The Chicago region has historically relied on strong international immigration for its population growth, as have other peer regions also experiencing increasing domestic outmigration. However, the latest Census data shows that international migration into the Chicago region is stagnant, and thus is not compensating for the continued loss of residents to other parts of the country.
As a result, foreign-born population growth has slowed in recent years. The region’s foreign-born population grew by 61 percent between 1990-2000 but only grew by 2.4 percent between 2010-16 -- less than 40,000 people. The foreign-born population, however, continues to outgrow the native-born population, which grew by a mere 1.3 percent between 2010-16. This trend is consistent across CMAP’s seven counties.
Foreign-born population growth in the Chicago region has typically been driven by immigrants from Latin America. The latest data suggests a shift in this pattern: The Chicago region has begun to experience less Latin American immigration and more Asian immigration. In the Chicago region, the Asian-born population increased by more than 60,000 new residents since 2010, in stark contrast to a loss of nearly 18,000 Latin American-born residents.
Regional immigration trends reflect larger national trends. Nationally, the 2007-09 recession accelerated a decline in Mexican immigration to the U.S. As a result, Asian immigrants arriving to the U.S. have outnumbered Hispanic immigrants every year since 2010. Similarly, the Chicago region had roughly 70,000 fewer Mexican-born residents in 2016 than it did in 2006, at the same time as the region added more than 76,000 Asian-born residents.
Region gains higher-earning residents
The Chicago region’s slow economic growth affects regional mobility. The region’s lower- and moderate-income residents are especially susceptible to changing economic conditions and slow recessionary recovery. Prior CMAP analysis indicates that low- and moderate-income residents across all demographic groups have left the Chicago region over the last decade, potentially in search of greater economic opportunity elsewhere.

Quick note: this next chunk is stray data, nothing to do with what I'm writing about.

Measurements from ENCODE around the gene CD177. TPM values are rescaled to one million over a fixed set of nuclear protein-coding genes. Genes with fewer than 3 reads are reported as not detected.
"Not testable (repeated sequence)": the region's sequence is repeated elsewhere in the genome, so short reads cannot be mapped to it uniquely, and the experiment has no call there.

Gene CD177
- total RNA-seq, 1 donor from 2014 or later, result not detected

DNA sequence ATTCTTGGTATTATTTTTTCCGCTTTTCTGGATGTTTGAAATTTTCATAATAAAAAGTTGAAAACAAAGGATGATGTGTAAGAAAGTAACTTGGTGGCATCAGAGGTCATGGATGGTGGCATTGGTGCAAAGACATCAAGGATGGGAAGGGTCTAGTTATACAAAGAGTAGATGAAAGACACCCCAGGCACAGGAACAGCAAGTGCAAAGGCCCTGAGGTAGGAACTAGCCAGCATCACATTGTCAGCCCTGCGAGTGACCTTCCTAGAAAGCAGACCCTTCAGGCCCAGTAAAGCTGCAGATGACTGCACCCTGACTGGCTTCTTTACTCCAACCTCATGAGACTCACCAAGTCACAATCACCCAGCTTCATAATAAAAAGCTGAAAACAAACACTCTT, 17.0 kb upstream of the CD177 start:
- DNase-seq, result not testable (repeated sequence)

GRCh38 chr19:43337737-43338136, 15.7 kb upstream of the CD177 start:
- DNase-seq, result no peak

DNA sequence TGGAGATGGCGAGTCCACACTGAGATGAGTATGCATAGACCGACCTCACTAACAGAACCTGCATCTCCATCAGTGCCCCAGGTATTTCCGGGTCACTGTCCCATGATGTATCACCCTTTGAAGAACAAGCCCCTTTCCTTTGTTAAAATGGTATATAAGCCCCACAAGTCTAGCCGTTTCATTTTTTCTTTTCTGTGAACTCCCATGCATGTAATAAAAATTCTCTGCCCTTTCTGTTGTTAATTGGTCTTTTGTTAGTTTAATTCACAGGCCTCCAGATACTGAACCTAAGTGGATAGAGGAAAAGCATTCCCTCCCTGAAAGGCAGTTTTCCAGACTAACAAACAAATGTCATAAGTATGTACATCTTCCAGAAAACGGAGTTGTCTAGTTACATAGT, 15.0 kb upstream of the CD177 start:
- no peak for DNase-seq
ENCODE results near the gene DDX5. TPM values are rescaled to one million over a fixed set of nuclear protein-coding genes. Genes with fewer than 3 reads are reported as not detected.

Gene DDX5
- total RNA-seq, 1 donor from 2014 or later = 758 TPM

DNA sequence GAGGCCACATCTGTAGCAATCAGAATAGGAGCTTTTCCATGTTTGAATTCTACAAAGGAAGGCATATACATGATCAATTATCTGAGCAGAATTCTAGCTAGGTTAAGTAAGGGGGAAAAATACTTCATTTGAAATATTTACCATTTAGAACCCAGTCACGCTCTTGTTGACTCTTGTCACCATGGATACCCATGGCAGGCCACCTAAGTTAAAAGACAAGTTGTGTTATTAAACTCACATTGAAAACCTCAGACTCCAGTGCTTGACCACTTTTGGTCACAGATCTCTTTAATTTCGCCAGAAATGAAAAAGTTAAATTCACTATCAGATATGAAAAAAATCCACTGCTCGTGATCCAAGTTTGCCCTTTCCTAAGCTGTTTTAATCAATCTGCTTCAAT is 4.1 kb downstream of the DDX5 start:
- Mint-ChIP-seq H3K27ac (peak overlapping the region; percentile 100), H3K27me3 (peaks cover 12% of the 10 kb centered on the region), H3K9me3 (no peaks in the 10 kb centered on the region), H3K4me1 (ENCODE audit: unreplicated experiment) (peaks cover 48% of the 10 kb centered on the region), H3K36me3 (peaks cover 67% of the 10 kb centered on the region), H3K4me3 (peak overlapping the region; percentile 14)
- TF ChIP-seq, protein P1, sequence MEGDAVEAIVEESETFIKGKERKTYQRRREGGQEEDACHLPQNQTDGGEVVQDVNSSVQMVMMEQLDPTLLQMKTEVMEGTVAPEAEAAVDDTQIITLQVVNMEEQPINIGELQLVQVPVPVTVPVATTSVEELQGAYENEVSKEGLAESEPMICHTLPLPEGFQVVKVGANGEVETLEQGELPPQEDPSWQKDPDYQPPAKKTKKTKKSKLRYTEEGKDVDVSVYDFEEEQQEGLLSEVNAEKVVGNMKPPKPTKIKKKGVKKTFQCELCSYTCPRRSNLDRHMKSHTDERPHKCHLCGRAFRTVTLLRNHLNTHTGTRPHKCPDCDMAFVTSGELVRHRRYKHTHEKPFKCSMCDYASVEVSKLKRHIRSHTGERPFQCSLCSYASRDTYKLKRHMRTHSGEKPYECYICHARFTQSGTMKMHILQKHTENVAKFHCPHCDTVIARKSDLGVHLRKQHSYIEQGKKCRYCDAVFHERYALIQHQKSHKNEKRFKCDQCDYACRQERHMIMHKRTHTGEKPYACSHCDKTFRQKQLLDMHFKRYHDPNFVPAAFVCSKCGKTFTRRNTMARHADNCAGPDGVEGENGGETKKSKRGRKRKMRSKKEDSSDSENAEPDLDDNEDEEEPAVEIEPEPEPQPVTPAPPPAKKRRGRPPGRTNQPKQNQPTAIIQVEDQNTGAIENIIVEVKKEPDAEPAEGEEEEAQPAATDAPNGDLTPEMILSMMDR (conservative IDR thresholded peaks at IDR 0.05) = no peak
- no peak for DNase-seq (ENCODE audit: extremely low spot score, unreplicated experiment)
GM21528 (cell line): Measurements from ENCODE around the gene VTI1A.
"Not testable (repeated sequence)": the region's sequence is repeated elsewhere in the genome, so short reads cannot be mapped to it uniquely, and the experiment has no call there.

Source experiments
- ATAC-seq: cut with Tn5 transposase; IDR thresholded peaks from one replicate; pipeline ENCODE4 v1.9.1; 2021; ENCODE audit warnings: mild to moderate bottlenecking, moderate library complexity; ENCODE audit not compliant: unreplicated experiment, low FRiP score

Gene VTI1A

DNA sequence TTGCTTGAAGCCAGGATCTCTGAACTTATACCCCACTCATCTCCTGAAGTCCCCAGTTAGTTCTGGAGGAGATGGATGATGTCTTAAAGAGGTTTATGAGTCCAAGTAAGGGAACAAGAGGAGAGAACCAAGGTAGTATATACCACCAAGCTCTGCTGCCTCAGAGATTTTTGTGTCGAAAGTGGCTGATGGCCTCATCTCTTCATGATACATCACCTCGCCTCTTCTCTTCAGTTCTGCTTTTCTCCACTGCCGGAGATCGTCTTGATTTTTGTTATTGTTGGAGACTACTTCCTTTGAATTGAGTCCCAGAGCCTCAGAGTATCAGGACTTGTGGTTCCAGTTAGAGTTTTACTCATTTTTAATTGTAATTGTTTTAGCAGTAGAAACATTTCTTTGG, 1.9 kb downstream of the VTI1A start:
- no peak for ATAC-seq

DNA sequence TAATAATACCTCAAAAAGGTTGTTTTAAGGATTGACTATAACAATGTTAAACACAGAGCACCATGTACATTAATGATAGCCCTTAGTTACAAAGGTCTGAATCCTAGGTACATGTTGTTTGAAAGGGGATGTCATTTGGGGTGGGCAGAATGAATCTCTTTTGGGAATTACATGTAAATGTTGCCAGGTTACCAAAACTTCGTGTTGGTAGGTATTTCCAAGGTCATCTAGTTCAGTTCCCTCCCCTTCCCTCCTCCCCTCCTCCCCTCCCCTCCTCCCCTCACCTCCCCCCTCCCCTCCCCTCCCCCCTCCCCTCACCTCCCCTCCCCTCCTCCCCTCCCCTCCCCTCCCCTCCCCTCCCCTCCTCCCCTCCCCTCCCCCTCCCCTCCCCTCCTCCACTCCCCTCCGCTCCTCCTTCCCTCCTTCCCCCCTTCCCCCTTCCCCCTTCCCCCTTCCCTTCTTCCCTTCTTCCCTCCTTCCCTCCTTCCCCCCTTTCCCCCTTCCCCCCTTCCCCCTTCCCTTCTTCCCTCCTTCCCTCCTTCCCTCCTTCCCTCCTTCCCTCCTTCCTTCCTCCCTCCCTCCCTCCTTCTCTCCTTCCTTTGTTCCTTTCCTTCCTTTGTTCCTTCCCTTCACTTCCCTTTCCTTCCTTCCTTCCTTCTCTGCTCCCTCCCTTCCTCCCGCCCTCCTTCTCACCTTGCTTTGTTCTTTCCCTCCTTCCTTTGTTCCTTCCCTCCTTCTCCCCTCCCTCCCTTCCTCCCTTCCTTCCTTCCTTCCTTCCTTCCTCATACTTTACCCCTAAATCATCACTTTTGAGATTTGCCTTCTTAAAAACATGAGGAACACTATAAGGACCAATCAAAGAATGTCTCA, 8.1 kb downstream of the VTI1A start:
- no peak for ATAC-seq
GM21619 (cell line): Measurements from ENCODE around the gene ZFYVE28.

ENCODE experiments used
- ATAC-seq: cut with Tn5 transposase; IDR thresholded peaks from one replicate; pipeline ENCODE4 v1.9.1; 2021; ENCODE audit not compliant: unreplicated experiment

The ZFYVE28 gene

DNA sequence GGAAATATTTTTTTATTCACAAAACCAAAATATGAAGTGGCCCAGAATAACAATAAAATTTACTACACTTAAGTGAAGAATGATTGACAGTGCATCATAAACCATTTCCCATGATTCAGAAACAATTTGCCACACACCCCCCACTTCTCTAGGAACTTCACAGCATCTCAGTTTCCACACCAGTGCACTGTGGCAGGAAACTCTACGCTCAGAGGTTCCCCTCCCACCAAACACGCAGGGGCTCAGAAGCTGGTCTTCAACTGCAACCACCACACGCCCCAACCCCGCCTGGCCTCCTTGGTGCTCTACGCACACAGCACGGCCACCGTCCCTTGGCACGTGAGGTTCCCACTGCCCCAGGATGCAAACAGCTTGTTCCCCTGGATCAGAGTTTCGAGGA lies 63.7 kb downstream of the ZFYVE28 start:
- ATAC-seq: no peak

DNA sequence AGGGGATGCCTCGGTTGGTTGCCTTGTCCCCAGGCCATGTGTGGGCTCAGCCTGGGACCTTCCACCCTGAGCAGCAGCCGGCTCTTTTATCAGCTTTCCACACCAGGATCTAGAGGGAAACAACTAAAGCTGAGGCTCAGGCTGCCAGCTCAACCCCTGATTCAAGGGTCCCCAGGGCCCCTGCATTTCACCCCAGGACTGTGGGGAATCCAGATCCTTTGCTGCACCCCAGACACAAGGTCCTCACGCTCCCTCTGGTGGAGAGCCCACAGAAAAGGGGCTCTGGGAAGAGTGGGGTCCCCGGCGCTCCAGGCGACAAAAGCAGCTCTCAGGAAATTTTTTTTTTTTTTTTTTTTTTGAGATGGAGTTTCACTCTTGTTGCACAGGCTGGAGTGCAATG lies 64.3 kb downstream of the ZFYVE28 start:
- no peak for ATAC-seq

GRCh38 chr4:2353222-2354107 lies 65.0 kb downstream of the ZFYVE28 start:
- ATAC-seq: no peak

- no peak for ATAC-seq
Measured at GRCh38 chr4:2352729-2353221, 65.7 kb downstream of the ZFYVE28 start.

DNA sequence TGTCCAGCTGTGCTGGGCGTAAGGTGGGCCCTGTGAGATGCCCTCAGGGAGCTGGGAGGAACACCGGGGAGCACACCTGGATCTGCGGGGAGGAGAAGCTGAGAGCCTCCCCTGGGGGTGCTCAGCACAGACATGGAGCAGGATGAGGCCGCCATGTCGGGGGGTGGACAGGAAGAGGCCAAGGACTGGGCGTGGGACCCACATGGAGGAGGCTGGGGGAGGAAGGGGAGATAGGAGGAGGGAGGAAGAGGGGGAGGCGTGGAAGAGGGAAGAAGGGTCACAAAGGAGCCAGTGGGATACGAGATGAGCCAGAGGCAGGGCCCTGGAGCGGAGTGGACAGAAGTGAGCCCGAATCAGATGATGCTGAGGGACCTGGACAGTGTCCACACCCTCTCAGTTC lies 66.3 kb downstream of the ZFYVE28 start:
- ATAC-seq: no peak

An analysis of earnings data for the Chicago region’s native- and foreign-born populations reaffirms the loss of lower-income residents. The number of people in the Chicago region age 16 and older earning less than $25,000 decreased by roughly 30,000 and 80,000 for the native- and foreign-born populations, respectively, between 2006-16. In contrast, the native- and foreign-born populations, respectively, added more than 300,000 and 80,000 people earning $75,000 or more.
These data suggest diverging migration patterns based on earnings. Though domestic and international migration into the Chicago region has slowed, declining migration may be more pervasive among lower-earning individuals—across race, ethnicity, and nativity. This highlights that the region’s available employment options, quality of life, or cost of living may better meet the needs of high-earners rather than lower-earning residents.
Continued population loss is a worrisome trend. While the region appears to be gaining high- income residents, this increase is not offsetting losses due to stagnant immigration and domestic outmigration of low- and moderate-income residents.
The region has made strides that can contribute to economic and population growth, including building a more skilled workforce, improving the transportation network and quality of life, and maintaining diverse industries. The region continues to add jobs, and indeed has reached its highest employment count since the recession. However, this job growth and its related prosperity is not occurring equally across all residents. In addition, the region’s overall employment and gross regional product growth continues to lag peers.
The region’s economic vitality hinges on attracting and retaining a healthy workforce. Research indicates that more successful regions provide economic opportunity for all residents. As part of emerging ON TO 2050 recommendations, CMAP is highlighting the need to provide economic opportunity for all of the region’s residents, particularly low-income and minority residents. Providing this opportunity, as well as spurring growth overall, will require collaborative efforts on economic development, infrastructure investment, and inclusive growth.